The jewel in Vietnam: spiritual and social object

The jewel in Vietnam: spiritual and social object

If the jewel has existed since the dawn of time, in Vietnam today, it takes new dimensions and new values. Whether you are in a village of an ethnic minority, in an old goldsmith village or in a big city, the jewel has different interests.


The jewel: spiritual and social object

For tribal women, the essence of their culture lies in their textiles and jewelry. Silver jewelry has a special meaning for many tribes in Vietnam. Specific pieces may indicate tribal identity, gender, age, marital status and even personality traits.

Their jewelry takes many forms - rings, bracelets, necklaces, earrings, cosmetic accessories, hairpins, combs, etc. As a rule, each group has its own design for each object. The jewels were traditionally passed from mother to daughter, so some pieces survived after decades of use.

Tribal women usually have at least two kinds of jewelry: everyday objects and special items (or rituals), often in silver. Jewelry has become a form of savings, which can be sold when money is needed.

Many women believe that bronze and silver objects can repel evil spirits. They wear them to protect themselves and their children when they venture out of their villages or work in the jungle.


The jewel as a heritage of Vietnam

You can attend various festivals dedicated to jewelry and goldsmiths across the country. For example, at the Antiques Jewelery Festival of Vietnam in Hue in 2015, more than 100 objects from prehistory to the Nguyen Dynasty were exhibited. This collection of rare, exquisite and impeccable jewels in gold, silver, jade, ivory, tortoiseshell, etc. is of a high level of technicality and art of manufacture. In 2013, the Hoan Kiem District People's Committee held a jewelery festival in honor of the founders of the trade. During the festival, a collection of ancient coins and several elaborate jewelry collections were on display. Visitors were able to discover the jeweler's and goldsmith's trade on Hang Bac Street in Hanoi. The festival, held at the Kim Ngan Temple, featured an exhibition showcasing masterpieces of jewelry by the artisans of Hang Bac and Dinh Cong. Lacquer ware from Ha Thai and Chang Son Village in the outskirts of Hanoi were also exhibited. The goldsmith village of Dinh Cong has existed for 800 years. Through the festivales and the old villages, men and women try to keep an inheritance of an invaluable value whose jewels are the timeless witnesses.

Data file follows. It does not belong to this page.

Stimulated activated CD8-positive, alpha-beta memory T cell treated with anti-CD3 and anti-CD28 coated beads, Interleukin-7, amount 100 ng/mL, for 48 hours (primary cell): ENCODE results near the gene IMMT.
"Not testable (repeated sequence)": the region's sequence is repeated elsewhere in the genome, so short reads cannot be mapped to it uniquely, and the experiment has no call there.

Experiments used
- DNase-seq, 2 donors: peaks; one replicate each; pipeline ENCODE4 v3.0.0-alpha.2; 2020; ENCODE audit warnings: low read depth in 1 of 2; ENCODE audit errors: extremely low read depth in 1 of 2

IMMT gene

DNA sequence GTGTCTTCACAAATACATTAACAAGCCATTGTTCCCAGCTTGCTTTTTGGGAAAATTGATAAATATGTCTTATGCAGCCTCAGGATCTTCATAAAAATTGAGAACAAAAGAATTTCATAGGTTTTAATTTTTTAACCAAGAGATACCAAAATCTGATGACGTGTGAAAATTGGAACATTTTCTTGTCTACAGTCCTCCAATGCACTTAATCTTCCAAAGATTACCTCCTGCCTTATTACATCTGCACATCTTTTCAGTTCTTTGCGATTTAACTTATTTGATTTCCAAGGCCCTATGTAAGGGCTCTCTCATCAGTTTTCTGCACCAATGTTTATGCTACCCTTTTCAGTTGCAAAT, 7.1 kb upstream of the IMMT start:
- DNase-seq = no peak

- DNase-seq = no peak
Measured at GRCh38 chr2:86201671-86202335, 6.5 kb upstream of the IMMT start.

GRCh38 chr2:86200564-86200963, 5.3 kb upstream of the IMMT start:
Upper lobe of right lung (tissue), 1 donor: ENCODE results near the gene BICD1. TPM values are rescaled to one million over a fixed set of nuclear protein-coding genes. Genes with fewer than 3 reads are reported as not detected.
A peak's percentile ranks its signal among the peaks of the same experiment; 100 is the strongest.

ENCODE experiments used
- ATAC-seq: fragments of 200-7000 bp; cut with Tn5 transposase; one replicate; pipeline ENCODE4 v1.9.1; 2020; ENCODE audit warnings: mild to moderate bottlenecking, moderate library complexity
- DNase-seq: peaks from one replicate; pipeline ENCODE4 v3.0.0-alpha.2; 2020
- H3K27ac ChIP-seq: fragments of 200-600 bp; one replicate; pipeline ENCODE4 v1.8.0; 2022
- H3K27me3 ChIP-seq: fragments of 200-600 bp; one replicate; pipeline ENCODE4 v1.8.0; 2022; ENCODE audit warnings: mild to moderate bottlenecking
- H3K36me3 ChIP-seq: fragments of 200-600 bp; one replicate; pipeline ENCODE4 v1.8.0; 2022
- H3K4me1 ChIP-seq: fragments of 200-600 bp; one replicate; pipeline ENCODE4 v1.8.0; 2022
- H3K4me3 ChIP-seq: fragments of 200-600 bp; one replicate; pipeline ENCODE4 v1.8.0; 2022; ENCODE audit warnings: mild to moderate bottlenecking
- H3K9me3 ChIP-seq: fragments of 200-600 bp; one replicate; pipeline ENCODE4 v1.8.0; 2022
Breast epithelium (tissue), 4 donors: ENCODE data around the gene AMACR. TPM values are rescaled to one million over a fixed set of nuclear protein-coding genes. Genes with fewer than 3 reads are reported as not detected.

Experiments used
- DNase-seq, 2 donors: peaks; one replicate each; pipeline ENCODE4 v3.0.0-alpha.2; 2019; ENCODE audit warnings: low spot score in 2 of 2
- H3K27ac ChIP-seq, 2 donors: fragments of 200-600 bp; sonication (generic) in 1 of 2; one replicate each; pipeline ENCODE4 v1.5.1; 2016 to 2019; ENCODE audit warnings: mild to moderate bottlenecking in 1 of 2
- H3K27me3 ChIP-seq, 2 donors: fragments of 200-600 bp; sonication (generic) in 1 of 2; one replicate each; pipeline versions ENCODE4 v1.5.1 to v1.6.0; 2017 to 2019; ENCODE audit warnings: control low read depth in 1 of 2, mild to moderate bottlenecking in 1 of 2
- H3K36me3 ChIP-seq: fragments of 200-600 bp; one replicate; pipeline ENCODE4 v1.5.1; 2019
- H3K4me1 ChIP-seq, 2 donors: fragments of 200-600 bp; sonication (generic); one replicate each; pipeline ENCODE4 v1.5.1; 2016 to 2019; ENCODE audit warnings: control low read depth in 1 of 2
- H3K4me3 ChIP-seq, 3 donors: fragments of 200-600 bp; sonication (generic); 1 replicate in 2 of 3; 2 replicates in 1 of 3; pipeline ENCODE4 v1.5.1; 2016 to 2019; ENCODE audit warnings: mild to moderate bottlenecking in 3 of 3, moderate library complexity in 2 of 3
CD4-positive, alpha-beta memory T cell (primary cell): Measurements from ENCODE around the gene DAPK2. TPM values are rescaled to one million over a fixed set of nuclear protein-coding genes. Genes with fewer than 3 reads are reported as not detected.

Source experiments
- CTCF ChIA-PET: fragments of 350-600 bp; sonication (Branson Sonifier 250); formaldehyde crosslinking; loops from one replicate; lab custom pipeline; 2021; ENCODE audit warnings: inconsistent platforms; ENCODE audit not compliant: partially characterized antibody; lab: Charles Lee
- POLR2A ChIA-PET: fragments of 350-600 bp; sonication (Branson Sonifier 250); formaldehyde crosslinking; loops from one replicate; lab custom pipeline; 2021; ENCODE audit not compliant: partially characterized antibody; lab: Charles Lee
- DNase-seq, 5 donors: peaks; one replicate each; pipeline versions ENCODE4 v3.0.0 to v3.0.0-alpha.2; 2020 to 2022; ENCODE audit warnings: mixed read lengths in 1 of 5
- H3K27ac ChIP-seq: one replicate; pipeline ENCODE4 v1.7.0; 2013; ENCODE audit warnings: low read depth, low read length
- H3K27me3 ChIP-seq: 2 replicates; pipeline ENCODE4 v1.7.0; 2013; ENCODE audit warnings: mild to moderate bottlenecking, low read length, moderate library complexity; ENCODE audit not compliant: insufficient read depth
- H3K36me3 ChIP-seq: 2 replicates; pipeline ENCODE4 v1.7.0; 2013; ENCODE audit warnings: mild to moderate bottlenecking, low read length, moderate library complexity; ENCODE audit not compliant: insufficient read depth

The jewelery industry

Originally, jewelry production from local Vietnamese manufacturers was a cottage industry, which was a small family business. Gold and silver jewelery was produced to meet the demand of local consumers.

The jewelry designs available were simple and were requested by Vietnamese consumers for more savings and speculation and less interest in aesthetics.

Later, many manufacturers began to modernize their product designs to meet the demand of new generations influenced by Western preferences. The popularity of foreign fashion products has also supported the demand. However, manufacturers still needed a competent production technology development. The quality of their products was inconsistent or substandard.

In the last decade, Vietnam's silver production has increased with the demand for Vietnamese consumption. Silver jewelry products, which were more affordable, have responded better to consumer demand in the country.

A lot of travelers bought the jewels during their holidays in Vietnam to make souvenirs for their friends and their family  because the jewel in Vietnam is not expensive but in high quality and beautiful. 

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